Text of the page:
One of the most instragrammable spots in Italy and a well-known tourist destination of the south, Puglia is home to the infamous Trulli homes. In the little town of Alberobello, you can find these unique homes lining the picturesque streets throughout the town.
The trulli, typical limestone dwellings of Alberobello in southern Puglia, are extraordinary examples of dry stone slab construction, a technique dating back to prehistoric times and still used in this region. Although the rural trulli are scattered throughout the Valle d’Itria, the maximum concentration of the best preserved examples of this architectural form is found in the town of Alberobello, with more than 1500 structures in the districts of Monti and Aja Piccola. The trulli are traditional dry stone huts with a roof made up of dry-set slabs. Trulli generally serve as temporary shelters or as permanent homes for small landowners or agricultural workers. The trulli were built in roughly worked limestone, extracted during excavations for the construction of underground cisterns, stones collected in the countryside and from surrounding rocky outcrops. These buildings have the characteristic rectangular structure with a conical roof in set stones. The whitewashed walls of the trulli are built directly on the limestone foundations and made with the dry masonry technique, without mortar or cement. On the double cladding walls with an inconsistent core there is a door and small windows. An internal hearth and alcoves are set in the thick walls. The roofs are also double-layered: an internal vaulted covering in conical-shaped stones, culminating in a keystone, and an external waterproof cone made up of limestone slabs, known as chianche or chiancarelle. The roofs of the buildings often bear inscriptions in white ash with mythological or religious significance, and end with a decorative pinnacle which was intended to ward off evil influences or bad luck. The water is collected through gutters protruding from the base of the roof, from which it then flows through a small channel to a cistern under the house. About a thousand years ago (1,000 BC), the area of present-day Alberobello was dotted with rural settlements. The settlements developed to form the current districts of Aja Piccola and Monti. Towards the middle of the 16th century, the district of Monti was occupied by around forty trulli, but it was only in 1620 that the settlement began its expansion. In 1797, towards the end of the feudal domain, the name of Alberobello was adopted, and Ferdinand IV of Bourbon, king of Naples, gave the town the title of royal city. After this period, the construction of new trulli fell into decline. Between 1909 and 1936, parts of Alberobello were designated as protected monuments of cultural heritage.http://www.unesco.it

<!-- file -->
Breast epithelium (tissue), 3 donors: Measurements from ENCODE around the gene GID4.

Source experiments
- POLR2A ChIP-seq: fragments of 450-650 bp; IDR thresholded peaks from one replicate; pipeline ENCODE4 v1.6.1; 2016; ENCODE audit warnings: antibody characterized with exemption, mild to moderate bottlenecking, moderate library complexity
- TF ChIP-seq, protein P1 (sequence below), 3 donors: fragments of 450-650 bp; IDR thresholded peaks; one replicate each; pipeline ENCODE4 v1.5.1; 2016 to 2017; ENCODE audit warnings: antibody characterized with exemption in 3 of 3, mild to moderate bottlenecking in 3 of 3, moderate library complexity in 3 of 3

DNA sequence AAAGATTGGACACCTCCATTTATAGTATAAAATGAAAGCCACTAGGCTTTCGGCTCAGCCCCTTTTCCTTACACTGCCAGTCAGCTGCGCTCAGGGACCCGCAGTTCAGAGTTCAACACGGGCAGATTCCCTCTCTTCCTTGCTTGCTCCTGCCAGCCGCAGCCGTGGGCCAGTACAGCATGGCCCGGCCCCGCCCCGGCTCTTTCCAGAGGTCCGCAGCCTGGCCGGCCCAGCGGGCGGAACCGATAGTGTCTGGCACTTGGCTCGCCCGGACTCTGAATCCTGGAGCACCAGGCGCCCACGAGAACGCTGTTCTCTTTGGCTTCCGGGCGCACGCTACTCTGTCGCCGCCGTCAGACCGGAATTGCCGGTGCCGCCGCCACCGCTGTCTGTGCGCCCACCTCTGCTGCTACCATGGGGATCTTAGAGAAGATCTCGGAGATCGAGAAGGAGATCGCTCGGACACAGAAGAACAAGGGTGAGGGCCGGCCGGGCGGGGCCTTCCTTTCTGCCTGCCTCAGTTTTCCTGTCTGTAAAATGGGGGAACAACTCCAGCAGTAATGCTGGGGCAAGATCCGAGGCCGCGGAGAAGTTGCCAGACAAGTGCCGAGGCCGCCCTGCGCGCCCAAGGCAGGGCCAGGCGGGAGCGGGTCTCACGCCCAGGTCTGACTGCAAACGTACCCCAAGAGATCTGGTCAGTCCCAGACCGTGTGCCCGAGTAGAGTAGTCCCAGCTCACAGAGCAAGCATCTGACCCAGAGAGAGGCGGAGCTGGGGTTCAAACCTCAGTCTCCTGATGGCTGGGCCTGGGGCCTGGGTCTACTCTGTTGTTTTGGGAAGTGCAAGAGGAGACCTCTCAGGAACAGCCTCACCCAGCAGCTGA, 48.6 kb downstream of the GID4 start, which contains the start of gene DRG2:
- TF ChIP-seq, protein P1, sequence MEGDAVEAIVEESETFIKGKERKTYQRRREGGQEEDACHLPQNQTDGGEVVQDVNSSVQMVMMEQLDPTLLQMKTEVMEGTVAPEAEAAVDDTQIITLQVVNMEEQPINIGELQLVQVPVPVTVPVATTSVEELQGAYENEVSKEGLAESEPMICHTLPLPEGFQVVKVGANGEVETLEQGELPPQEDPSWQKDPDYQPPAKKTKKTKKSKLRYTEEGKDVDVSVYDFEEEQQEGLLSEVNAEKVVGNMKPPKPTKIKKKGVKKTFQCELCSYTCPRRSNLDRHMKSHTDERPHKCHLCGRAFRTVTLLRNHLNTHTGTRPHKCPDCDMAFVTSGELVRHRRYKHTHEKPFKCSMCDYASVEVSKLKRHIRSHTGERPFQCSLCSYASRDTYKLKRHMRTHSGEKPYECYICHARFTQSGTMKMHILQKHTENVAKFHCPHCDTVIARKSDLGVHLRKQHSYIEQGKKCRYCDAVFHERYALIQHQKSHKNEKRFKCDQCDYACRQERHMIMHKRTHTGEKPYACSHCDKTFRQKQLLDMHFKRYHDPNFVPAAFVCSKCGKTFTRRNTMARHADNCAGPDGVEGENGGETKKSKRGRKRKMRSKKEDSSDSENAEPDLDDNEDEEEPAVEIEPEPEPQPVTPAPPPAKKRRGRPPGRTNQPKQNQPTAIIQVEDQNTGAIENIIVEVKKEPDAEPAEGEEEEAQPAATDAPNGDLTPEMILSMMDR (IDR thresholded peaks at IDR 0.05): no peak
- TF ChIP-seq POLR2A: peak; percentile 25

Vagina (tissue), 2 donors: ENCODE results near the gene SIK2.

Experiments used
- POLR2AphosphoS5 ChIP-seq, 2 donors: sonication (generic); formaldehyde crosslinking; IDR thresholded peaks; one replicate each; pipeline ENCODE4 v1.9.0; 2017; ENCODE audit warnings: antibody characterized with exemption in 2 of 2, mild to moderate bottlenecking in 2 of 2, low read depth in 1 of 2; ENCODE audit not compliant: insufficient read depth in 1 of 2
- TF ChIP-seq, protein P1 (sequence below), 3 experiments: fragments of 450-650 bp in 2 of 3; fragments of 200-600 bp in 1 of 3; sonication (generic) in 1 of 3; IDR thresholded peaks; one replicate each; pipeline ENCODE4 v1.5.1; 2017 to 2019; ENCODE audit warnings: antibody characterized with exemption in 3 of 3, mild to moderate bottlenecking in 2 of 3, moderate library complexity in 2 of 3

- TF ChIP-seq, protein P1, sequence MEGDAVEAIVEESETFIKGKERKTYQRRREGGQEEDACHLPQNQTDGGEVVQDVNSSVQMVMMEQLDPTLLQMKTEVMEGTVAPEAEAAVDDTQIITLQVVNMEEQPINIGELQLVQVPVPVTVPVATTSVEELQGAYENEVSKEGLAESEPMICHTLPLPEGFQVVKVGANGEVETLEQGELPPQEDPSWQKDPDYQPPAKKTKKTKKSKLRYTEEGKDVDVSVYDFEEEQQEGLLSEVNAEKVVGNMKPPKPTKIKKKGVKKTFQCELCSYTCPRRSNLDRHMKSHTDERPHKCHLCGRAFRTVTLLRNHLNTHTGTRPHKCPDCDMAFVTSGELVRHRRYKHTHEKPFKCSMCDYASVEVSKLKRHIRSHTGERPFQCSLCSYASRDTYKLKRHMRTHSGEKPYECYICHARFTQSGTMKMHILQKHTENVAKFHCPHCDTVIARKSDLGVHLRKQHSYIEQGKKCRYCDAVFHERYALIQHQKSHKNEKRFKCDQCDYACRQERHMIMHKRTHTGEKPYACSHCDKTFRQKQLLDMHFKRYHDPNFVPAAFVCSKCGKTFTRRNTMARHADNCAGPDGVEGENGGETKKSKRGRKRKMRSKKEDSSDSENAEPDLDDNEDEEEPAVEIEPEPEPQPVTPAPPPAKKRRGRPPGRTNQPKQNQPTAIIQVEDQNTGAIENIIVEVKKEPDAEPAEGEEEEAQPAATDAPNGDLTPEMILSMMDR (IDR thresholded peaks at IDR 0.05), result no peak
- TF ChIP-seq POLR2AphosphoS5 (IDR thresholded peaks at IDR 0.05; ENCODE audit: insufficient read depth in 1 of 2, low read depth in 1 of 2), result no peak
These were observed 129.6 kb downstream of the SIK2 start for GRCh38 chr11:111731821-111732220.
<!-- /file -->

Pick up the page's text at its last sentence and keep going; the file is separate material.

While this was certainly a fun town to explore and a unique thing to see, I believe that it is quite a bit over-tourized and it would not be one of the places that I would immediately revisit (if ever). Once is enough. But I have to admit that it was quite charming and peaceful to take a night stroll through these streets while indulging in some gelato. Because this area basically thrives off tourism, most everything is closed and it’s easy to walk around and not run into a single person.
Our roots will forever be from here, America, born and raised. Yet, life requires us to move more frequently than we care to count. Whether living stateside or abroad, you can always find us traveling somewhere. We scout out places that you only think you can dream of one day seeing and we seek out those that aren’t found in guidebooks. We then bring them to life here in our travel memos, so hopefully, one day you too can visit them or at least be able to live vicariously through us. This blog isn’t just about crossing off places from a bucket list. It’s about absorbing and learning how other cultures grow and fit into the same world that we do. Life is short and the world is big. Enjoy and get out there!